How Will the Swiss, Roll? How Startups in Switzerland Should Handle Brexit

Switzerland

For better or worse, Brexit has happened. In a short time, the United Kingdom can be expected to leave the single market and strike out on its own. However, with the potential for swathes of financial and FinTech firms to flee the island, Lucas D. Jankowiak of Securion Pay ways up the potential pitfalls and opportunities for Switzerland.

The aftermath of Brexit – the decision by the UK public to bid farewell to the single market, among other things – has seen media outlets and economic pundits work themselves into a frenzy over one question: what happens next?

For many, the most obvious outcome is that London will lose its status as the finance capital of Europe. Many have supposed that London’s long-coveted position would be subsumed by one of Europe’s other great capitals, such as Paris, or Berlin, as financial institutions in Britain lose their European Union ‘passport’, a benefit that allows them to operate across the whole continent.

US investment banks in particular will feel the need to leave Britain for a capital city within the eurozone. And, if the banks flee, it stands to reason that disruptive startups – FinTech or otherwise – will flee with them. After all, what’s the point of being a disruptive force if you have nothing to disrupt?

While Switzerland itself is not in the European Union, FinTech firms that move away from London should strongly consider moving to a city that has a better relationship with Europe than its British counterpart.

Why Switzerland Offers Startups a Good Deal

Switzerland may have a reputation for being quieter and smaller than some of its European counterparts – Geneva cannot compete with Paris, Berlin or Madrid for the number of people it attracts each year – but the country has been a quiet high performer for years. Even in 2012, The Next Web had labelled the Swiss startup scene as “seriously ambitious” and cited government funding; research and development, and Switzerland’s Central European location as major benefits for startup companies.

Overall Switzerland offers startups – particularly FinTech startups – a good deal for a number of reasons. First and foremost, Switzerland has, for the last six years, been hailed as the world’s most innovative country by a joint study from Cornell University, INSEAD, and the World Intellectual Property Organization (WIPO).

According to researchers, Switzerland consistently blazes a trail in its use of cutting edge technology; it’s leading number of per-capita patent applications, and elite university courses that groom new talent. This is, in part, also attributed to Switzerland’s high immigration rate, meaning that talented FinTech founders can find themselves welcomed into a nurturing community should they make the jump to the so-called Silicon Alps.

As well as being more welcoming for startups than other locations in Europe, Switzerland also boasts one thing crucial to company growth and prosperity: talent. As well as having good universities and talented graduates, Switzerland is also celebrated as having a talented bunch of computer programmers. According to HackerRank, a platform that ranks engineers based on their coding skills, Switzerland is the fourth best country in the world for finding talented developers. Given its size – and that China and Russia lead the table – this is no small feat.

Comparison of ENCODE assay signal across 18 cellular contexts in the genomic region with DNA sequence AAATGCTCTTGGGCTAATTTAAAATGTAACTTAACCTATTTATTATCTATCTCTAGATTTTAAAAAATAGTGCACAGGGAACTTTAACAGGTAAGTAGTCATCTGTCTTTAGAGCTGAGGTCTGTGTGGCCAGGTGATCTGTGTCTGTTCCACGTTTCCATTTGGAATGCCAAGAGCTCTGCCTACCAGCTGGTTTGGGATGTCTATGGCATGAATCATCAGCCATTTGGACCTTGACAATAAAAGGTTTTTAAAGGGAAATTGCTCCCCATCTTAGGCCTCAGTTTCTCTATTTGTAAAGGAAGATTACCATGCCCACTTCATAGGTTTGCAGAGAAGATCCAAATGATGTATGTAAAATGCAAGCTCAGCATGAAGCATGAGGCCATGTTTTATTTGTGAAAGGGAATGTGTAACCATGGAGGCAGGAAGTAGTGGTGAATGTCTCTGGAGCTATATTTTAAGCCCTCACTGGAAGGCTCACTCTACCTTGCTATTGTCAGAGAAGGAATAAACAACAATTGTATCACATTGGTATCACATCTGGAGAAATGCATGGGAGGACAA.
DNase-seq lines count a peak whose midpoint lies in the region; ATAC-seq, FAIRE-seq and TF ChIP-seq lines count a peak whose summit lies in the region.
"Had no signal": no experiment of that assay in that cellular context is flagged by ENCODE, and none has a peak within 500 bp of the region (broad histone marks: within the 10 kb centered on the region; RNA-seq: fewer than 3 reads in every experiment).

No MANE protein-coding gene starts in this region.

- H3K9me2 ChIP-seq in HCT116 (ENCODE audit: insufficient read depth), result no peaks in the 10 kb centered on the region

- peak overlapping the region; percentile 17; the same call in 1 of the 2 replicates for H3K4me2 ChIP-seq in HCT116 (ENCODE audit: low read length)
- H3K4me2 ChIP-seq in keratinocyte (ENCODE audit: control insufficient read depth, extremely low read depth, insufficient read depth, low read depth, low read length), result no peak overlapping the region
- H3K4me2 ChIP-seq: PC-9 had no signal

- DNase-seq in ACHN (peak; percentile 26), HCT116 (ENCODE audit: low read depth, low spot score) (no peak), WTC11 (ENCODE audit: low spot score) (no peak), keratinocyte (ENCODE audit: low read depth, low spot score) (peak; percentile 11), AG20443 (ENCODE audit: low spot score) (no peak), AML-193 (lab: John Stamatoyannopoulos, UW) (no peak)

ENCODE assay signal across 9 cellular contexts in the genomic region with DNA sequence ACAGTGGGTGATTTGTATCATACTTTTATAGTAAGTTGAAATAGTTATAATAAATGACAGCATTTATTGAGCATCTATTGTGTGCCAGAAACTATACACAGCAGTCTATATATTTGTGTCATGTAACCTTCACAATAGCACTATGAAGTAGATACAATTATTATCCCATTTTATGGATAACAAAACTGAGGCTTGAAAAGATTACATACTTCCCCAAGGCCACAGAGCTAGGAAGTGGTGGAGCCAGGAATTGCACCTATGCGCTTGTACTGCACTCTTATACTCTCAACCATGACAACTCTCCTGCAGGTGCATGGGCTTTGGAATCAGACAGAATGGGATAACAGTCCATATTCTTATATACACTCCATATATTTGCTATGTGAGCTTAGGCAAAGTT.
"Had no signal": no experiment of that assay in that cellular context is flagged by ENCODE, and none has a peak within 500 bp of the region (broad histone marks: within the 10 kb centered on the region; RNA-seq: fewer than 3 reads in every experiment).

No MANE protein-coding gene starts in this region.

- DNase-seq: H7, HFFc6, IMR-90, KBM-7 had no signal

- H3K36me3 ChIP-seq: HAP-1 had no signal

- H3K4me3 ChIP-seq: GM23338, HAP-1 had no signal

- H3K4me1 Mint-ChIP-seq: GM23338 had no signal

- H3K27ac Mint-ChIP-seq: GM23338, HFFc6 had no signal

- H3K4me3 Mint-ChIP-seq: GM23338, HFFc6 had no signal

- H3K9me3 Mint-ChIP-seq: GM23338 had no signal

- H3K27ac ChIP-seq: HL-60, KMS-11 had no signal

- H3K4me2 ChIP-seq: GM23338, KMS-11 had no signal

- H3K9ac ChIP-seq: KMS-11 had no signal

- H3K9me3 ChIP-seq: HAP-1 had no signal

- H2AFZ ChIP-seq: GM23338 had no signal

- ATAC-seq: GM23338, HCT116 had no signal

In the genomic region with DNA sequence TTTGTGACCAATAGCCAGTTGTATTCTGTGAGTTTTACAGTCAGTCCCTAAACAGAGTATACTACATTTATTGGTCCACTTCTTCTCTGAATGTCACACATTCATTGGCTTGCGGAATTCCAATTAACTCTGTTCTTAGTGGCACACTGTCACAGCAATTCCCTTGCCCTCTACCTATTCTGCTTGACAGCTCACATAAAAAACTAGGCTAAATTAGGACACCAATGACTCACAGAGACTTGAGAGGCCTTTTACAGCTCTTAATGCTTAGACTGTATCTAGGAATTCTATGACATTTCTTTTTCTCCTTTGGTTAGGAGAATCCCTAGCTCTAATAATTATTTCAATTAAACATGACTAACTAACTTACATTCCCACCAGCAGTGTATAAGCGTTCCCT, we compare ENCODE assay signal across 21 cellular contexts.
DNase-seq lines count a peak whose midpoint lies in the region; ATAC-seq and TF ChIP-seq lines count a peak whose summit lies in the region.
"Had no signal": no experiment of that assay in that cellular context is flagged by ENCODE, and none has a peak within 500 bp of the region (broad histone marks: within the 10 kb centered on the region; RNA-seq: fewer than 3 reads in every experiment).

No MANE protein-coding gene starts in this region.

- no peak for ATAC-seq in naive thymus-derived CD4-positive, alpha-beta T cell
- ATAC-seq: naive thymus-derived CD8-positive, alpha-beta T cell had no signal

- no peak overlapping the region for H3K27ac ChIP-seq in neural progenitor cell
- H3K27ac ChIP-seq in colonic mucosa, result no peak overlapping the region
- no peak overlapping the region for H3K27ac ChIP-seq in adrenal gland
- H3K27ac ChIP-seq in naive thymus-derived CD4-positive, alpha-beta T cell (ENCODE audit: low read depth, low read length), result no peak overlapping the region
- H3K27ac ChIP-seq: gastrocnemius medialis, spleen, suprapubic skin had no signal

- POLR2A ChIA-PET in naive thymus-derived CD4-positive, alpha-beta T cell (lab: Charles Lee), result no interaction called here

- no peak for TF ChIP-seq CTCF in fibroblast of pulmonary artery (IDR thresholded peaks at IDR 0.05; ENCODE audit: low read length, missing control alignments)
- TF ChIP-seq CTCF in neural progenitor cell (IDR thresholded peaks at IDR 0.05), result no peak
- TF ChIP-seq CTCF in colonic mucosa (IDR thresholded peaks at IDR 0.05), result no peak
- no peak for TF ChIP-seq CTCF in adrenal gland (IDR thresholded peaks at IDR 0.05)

Lastly, there is one other thing – both unquantifiable and undeniable – that Switzerland particularly offers to FinTech startups: pedigree. Switzerland as a country is famous for, among other things, banks and financial services. Basing a FinTech startup in Switzerland can only serve as positive re-enforcement to clients that founders are serious about their FInTech aims. Similarly, with international banks from across Europe and the US based in Switzerland, there is a huge supply of potential clients for FinTech businesses to pitch their trade to.

The Downsides

Obviously, Switzerland is not without its flaws. The cost of living in Switzerland is notoriously high when compared to other European nations, which has a knock on effect in terms of salaries and remuneration. This means that other cities, such as Berlin, offer a more attractive proposition for the startups – and their employees – that are bootstrapping or running on a particularly tight budget.

Similarly, due to favorable tax arrangements, Switzerland is a big favorite among large multinationals, such as Google, that leverage the country’s European location but independence from the EU in order to trade. This means that small startups often find themselves competing with huge multinational banks, firms and businesses when it comes to finding talent. Of course, this is not an impossibility – there are plenty of people who would prefer to work on a new project. It just means that startups have to be more competitive when it comes to acquiring employees.

But we should not get ahead of ourselves just yet. While UK Prime Minister Theresa May has promised a so-called hard Brexit – arguably increasing the chances that big banks will leave – it is still early days. It is not yet clear exactly how Brexit will affect the tech scene in London, and more widely. The important thing is that startups recognize they have a friend in Switzerland. Similarly, Switzerland must seize this chance, too.

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